Meta rolls back COVID-19 misinformation rules in many countries

The policy will remain in locales that still officially deem COVID-19 to be a public health emergency.

Dado Ruvic / reuters

Meta is rolling back COVID-19 misinformation rules for Instagram and Facebook in countries that no longer deem the pandemic to be a national emergency. The policy will no longer apply in the US, along with some other territories.

Last July, Meta asked its Oversight Board for its opinion on the misinformation policy after noting that the pandemic had "evolved." It took some time for the Oversight Board to weigh in, but in April, the group suggested that Meta should keep removing false claims about COVID-19 that are “likely to directly contribute to the risk of imminent and significant physical harm." The Oversight Board also told the company to "reassess" the types of pandemic claims that it removes under the policy.

In addition, the advisory group suggested that Meta make preparations ahead of the World Health Organization nixing the emergency status of COVID-19 "to protect freedom of expression and other human rights in these new circumstances." The WHO lifted its COVID-19 emergency designation in May and Meta has now made its response to the Oversight Board's recommendations.

"We will take a more tailored approach to our COVID-19 misinformation rules consistent with the Board’s guidance and our existing policies. In countries that have a COVID-19 public health emergency declaration, we will continue to remove content for violating our COVID-19 misinformation policies given the risk of imminent physical harm," Meta wrote in an updated blog post. "We are consulting with health experts to understand which claims and categories of misinformation could continue to pose this risk. Our COVID-19 misinformation rules will no longer be in effect globally as the global public health emergency declaration that triggered those rules has been lifted."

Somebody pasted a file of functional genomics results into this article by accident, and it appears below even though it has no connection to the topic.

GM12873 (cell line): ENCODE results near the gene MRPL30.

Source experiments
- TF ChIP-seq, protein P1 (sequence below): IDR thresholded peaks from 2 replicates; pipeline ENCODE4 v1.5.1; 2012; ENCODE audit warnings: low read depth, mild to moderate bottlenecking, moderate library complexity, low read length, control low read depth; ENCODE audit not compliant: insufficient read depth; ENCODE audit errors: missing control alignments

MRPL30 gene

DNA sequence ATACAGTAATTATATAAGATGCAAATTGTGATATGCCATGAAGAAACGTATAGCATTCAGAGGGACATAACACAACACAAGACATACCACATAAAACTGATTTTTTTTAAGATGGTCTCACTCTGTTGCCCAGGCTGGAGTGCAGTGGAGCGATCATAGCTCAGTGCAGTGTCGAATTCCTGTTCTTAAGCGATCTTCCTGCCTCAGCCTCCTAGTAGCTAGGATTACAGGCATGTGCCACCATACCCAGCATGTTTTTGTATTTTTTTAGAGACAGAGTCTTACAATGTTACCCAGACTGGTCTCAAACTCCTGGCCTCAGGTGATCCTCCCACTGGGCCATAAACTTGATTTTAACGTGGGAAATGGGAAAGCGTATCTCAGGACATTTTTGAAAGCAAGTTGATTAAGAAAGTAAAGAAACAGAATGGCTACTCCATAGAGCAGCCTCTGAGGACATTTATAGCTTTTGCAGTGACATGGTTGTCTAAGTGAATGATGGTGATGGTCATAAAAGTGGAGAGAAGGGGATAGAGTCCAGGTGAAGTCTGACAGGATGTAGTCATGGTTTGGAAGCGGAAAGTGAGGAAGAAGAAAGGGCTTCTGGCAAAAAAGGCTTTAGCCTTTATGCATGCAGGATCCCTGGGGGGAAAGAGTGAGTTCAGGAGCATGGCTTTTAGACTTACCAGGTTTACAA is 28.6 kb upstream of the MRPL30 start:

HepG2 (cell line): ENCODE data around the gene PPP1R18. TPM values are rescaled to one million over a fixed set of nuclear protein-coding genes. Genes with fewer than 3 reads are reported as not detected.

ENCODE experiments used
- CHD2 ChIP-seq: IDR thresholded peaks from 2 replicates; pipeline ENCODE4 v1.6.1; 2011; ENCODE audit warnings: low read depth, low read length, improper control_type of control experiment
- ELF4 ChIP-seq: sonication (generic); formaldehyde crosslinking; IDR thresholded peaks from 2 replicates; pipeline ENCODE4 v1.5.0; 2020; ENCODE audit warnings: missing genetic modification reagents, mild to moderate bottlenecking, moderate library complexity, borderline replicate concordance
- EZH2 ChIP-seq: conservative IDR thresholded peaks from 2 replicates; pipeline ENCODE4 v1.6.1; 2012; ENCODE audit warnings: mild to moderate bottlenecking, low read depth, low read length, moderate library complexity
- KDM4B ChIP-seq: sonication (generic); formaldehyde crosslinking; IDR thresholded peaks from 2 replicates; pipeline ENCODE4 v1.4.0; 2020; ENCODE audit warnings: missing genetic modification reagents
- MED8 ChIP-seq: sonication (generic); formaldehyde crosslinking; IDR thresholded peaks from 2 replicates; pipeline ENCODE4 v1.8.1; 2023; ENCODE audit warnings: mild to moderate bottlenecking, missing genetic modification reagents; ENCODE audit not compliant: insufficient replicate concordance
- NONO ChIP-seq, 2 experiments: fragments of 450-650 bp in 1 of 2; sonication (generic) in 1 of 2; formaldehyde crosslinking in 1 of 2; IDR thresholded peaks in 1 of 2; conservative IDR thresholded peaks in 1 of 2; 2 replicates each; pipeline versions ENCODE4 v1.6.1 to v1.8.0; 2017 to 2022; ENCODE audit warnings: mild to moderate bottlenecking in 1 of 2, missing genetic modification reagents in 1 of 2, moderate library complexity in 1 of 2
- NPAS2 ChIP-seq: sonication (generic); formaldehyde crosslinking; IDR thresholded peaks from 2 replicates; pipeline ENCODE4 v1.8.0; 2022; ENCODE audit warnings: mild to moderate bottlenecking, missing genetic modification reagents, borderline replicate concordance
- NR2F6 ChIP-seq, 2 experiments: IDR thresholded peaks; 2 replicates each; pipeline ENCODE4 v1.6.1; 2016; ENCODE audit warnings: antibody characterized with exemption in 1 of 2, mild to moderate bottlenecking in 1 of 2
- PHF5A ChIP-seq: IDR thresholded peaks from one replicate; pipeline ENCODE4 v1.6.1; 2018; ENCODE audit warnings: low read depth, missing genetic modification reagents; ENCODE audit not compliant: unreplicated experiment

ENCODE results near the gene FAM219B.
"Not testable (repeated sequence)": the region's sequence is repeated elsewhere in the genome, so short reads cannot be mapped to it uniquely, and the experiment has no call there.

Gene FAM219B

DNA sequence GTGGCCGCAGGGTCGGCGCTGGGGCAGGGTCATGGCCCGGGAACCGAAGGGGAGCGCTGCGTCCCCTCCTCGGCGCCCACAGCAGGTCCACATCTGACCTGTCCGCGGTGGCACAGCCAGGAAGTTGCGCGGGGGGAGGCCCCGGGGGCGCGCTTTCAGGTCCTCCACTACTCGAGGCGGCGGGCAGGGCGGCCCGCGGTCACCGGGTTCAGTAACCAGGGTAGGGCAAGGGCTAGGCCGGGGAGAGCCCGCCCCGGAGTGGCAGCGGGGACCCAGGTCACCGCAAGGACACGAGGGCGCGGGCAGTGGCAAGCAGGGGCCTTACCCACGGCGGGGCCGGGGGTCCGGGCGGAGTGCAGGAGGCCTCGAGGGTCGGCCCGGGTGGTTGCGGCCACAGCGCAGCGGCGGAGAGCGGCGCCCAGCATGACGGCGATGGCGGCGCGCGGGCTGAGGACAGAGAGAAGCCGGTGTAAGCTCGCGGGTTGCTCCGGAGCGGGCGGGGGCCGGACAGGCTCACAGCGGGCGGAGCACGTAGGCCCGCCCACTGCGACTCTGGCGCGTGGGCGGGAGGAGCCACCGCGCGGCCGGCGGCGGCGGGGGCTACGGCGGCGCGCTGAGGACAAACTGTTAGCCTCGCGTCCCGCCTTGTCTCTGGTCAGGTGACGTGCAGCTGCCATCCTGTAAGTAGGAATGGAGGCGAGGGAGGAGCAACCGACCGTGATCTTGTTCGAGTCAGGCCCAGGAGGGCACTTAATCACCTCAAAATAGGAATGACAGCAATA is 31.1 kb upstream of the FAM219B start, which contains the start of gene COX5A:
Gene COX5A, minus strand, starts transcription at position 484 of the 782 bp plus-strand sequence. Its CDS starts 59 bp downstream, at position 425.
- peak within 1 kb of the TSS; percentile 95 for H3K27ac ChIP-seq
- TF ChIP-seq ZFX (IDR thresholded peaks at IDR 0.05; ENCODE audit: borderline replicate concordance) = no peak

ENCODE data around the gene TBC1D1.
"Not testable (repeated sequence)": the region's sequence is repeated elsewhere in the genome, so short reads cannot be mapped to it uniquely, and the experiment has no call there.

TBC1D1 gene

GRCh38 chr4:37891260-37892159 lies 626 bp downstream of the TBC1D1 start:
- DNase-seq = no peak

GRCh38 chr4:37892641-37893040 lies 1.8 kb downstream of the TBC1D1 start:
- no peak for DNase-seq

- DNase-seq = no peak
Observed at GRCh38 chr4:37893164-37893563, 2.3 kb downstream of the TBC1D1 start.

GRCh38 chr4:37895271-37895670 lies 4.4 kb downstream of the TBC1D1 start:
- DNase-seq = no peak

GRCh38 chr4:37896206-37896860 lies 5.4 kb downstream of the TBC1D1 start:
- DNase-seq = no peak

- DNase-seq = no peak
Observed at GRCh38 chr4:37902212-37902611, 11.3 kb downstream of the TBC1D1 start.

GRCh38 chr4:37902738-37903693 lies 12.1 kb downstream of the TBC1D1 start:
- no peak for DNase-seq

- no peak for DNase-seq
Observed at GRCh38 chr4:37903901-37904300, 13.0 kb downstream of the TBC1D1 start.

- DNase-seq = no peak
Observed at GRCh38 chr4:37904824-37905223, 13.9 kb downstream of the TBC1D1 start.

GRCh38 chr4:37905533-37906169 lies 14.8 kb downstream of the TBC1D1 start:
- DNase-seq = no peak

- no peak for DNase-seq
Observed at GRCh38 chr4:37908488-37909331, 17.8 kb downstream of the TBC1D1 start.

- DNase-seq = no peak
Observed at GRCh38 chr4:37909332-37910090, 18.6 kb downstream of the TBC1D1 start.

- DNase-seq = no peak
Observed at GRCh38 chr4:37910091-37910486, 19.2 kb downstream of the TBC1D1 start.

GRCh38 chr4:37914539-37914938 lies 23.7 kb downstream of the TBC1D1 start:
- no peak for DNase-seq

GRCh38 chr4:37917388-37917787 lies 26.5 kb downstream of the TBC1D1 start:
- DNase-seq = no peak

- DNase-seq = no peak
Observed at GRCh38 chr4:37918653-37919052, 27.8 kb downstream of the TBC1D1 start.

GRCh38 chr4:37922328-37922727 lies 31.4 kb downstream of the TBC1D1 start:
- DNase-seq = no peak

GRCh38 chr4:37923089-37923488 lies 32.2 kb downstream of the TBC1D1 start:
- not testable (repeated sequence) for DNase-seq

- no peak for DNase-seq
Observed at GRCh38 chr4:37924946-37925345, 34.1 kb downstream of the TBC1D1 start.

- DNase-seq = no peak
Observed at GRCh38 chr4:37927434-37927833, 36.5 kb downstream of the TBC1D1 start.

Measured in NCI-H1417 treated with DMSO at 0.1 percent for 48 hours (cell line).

Soon after the onset of the pandemic, social media platforms faced pressure to combat COVID-19 misinformation that people were spreading, such as inaccurate claims about vaccines. Many — including Meta, Twitter and YouTube — established policies to tackle COVID-19 falsehoods.

Those rules have evolved over time. For instance, in May 2021, Meta said it would no longer remove claims that COVID-19 was "man-made." As the Oversight Board noted last year, Meta removed 27 million Facebook and Instagram posts that contained COVID-19 misinformation between March 2020 and July 2022.

Twitter stopped enforcing its COVID-19 misinformation policy in November, not long after Elon Musk took over the company and laid off thousands of workers. Meanwhile, YouTube recently updated its misinformation policy to no longer prohibit videos containing 2020 election denialism.

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